Pristine

With nearly 1600 km of of palm fringed Coastline baked to perfection surrounding the country Sri Lanka is the ideal destination for beach bums worldwide. May it be windsurfing, kayaking, yachting, water skiing, scuba diving or jut lazing around for the perfect tan, Sri Lanka offers it all. The two monsoon winds providing rain to the two corners of the country at various periods, makes Sri Lanka's beach holiday a year round prospect. The north east winds make the south western coast sunny and the sea calm from November to March. The South West winds make the East Coast waters quiet with the constant sun shine happily in agreement. The best of the Southern beaches include Tangalla, Beruwala, Mirissa, Bentota and Unawatuna with varying options including chic boutique hotels, glowing coral reefs, gentle sandbars and undiscovered corners of paradise. Although Sri Lanka's southern beaches has been long discovered by the international traveller the east coast is yet to be fully discovered. The most known among the Eastern beaches is the Arugam Bay, the high church of surfing enthusiasts' in the region. Once a mere rumour, Uppuveli beach is also open to the sun seekers after a three decade long civil war. On the Western corner of the country to the north of Colombo is the Negambo lagoon. Its beaches, an old favourite with local and foreign visitors and lagoon famed for lobster harvesting. Despite having a ring of sandy beaches surrounding the country, Galle Face Green, a half a kilometre stretch between Galle Road and Indian Ocean is the playground of the Colombians

Heritage

With a history expanding over 3000years, Sri Lanka holds some of world's ancient cities including Anuradhapura, Polonnaruwa and Digamadulla; their once glorious townships, palaces, temples, monasteries, hospitals and theaters intricately carved and modeled out of stone lay and abandoned and forgotten with time amidst the soaring jungles. Of all the ancient cities of Lanka, the most famed and most exquisite is the Kingdom of Anuradhapura. Sri Lanka's third and the longest serving capital and one of the oldest continuously inhabited cities in the world is also one of the most sacred cities of World Buddhists. It was the capital of Sri Lanka from the Fourth Century BC up to the turn of the eleventh Century and was one of the most stable and durable centers of political power and urban life in South Asia. Sigiriya, a fifth century AD fortress and a water garden displays some of the most futuristic elements of landscaping and some of the oldest murals recorded in the country. Polonnaruwa, the second most ancient kingdom of the country boasts of Irrigation systems that are far superior to those of the and they still provide irrigation water to the farmers in and around Polonnaruwa.Digamadulla, the Eastern kingdom of Sri Lanka was the agricultural and spiritual capital of the country during the Anuradhapura kingdom. Sri Lanka's last kingdom the Kingdome of Kandy is a testament to the Sri Lankan's ability to pick up and rise from ashes. After being burned and ravaged more than thrice by the invading Portuguese the Kandyan Kingdom still holds beautifully carved and built houses, palaces and temple preserved for nearly 500 years.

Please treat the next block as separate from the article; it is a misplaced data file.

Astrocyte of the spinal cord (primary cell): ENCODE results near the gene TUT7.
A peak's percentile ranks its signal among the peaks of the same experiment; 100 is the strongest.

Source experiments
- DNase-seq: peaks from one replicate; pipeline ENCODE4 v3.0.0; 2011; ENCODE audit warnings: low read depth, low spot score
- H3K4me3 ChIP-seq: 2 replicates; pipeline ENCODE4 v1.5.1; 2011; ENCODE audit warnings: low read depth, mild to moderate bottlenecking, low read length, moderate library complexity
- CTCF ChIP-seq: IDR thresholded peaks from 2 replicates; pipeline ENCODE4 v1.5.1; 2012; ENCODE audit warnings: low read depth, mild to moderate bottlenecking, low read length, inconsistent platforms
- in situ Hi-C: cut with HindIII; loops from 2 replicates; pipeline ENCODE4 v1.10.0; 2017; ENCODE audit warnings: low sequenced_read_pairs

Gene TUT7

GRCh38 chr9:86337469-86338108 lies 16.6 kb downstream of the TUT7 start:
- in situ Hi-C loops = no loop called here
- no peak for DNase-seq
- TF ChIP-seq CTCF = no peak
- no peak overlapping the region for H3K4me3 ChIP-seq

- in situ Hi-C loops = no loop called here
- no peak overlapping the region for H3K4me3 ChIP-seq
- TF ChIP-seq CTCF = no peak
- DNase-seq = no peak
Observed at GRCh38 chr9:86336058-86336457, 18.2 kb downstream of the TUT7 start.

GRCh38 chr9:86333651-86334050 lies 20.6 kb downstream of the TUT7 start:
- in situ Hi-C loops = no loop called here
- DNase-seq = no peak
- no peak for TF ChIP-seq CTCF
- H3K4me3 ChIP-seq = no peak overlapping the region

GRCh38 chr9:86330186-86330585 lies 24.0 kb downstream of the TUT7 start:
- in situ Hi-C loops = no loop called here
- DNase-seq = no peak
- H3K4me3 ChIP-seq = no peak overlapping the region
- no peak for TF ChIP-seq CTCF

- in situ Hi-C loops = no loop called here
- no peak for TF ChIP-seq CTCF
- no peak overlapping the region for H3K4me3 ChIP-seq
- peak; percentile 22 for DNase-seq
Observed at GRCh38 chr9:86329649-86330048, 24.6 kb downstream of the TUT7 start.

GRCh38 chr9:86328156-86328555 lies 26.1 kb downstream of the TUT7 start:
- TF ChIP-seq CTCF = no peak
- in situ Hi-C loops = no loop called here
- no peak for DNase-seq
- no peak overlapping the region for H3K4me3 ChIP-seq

Wild

Despite its small size Sri Lanka boasts of one of the highest rates of biological endemism in the world whether in plants or animals and is included among the top five biodiversity hotspots in the world. Of the ninety-one species of mammals found in Sri Lanka Asian elephants, sloth bear, leopards, sambar and wild buffaloes engages the majority of the attention of wildlife enthusiast. Yet the rarest mammals of Sri Lanka are the red slender Loris, Toque Macaque, and Purple-faced Langur, who according to IUCN clarifications are endangered due to habitat loss. Meanwhile the ocean around Sri Lanka is home to large families of cetaceans including the mighty blue whales, sperm whales and lively dolphins. Altogether 26 species of cetaceans rule the waters surrounding the country, making it one of the best locations for whale and dolphin watching. Despite the mighty elephants and rare amphibians found in the country birds are the glory of the Sri Lanka's wildlife. Boasting nearly 433 bird species of which 233 are resident Sri Lanka holds 20 endemic species while another 80 species have developed distinct Sri Lankan races, compared to their cousins in Indian mainland. Although less celebrated, Sri Lanka has one of the richest diversity of amphibians in the world, containing over 106 species of amphibians of over 90 of which are endemic. The country has long claimed to have the highest amphibian species density in the world with a high concentration in the Sinharaja rainforest.